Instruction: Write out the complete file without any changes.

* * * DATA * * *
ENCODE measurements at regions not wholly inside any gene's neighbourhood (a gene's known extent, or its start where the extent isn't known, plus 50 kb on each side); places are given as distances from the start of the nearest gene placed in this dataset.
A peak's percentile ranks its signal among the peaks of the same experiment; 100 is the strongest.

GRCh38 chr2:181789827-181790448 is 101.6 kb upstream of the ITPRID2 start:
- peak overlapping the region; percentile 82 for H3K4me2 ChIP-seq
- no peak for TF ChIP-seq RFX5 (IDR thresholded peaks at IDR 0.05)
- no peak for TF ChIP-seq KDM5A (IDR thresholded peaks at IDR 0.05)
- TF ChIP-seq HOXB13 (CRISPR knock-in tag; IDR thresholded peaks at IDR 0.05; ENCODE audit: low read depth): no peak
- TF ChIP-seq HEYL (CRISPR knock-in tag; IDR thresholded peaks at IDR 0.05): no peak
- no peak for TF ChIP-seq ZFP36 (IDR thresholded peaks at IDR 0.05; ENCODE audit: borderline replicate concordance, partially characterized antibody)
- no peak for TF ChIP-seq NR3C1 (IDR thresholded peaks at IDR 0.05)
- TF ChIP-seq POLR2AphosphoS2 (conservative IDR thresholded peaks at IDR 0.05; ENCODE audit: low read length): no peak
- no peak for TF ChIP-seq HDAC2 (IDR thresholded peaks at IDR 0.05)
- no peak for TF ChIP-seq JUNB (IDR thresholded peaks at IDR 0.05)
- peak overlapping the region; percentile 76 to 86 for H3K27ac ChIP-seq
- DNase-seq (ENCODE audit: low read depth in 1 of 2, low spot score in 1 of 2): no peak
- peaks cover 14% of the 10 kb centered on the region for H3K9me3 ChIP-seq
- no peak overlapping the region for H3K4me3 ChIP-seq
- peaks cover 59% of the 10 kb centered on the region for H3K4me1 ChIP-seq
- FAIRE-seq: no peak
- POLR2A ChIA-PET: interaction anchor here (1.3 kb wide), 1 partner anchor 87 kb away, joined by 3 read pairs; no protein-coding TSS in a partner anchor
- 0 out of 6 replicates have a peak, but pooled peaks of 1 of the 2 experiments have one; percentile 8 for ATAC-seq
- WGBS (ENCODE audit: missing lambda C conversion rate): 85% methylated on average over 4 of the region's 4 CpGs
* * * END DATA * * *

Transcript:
ENCODE measurements at regions not wholly inside any gene's neighbourhood (a gene's known extent, or its start where the extent isn't known, plus 50 kb on each side); places are given as distances from the start of the nearest gene placed in this dataset.
A peak's percentile ranks its signal among the peaks of the same experiment; 100 is the strongest.

GRCh38 chr2:181789827-181790448 is 101.6 kb upstream of the ITPRID2 start:
- peak overlapping the region; percentile 82 for H3K4me2 ChIP-seq
- no peak for TF ChIP-seq RFX5 (IDR thresholded peaks at IDR 0.05)
- no peak for TF ChIP-seq KDM5A (IDR thresholded peaks at IDR 0.05)
- TF ChIP-seq HOXB13 (CRISPR knock-in tag; IDR thresholded peaks at IDR 0.05; ENCODE audit: low read depth): no peak
- TF ChIP-seq HEYL (CRISPR knock-in tag; IDR thresholded peaks at IDR 0.05): no peak
- no peak for TF ChIP-seq ZFP36 (IDR thresholded peaks at IDR 0.05; ENCODE audit: borderline replicate concordance, partially characterized antibody)
- no peak for TF ChIP-seq NR3C1 (IDR thresholded peaks at IDR 0.05)
- TF ChIP-seq POLR2AphosphoS2 (conservative IDR thresholded peaks at IDR 0.05; ENCODE audit: low read length): no peak
- no peak for TF ChIP-seq HDAC2 (IDR thresholded peaks at IDR 0.05)
- no peak for TF ChIP-seq JUNB (IDR thresholded peaks at IDR 0.05)
- peak overlapping the region; percentile 76 to 86 for H3K27ac ChIP-seq
- DNase-seq (ENCODE audit: low read depth in 1 of 2, low spot score in 1 of 2): no peak
- peaks cover 14% of the 10 kb centered on the region for H3K9me3 ChIP-seq
- no peak overlapping the region for H3K4me3 ChIP-seq
- peaks cover 59% of the 10 kb centered on the region for H3K4me1 ChIP-seq
- FAIRE-seq: no peak
- POLR2A ChIA-PET: interaction anchor here (1.3 kb wide), 1 partner anchor 87 kb away, joined by 3 read pairs; no protein-coding TSS in a partner anchor
- 0 out of 6 replicates have a peak, but pooled peaks of 1 of the 2 experiments have one; percentile 8 for ATAC-seq
- WGBS (ENCODE audit: missing lambda C conversion rate): 85% methylated on average over 4 of the region's 4 CpGs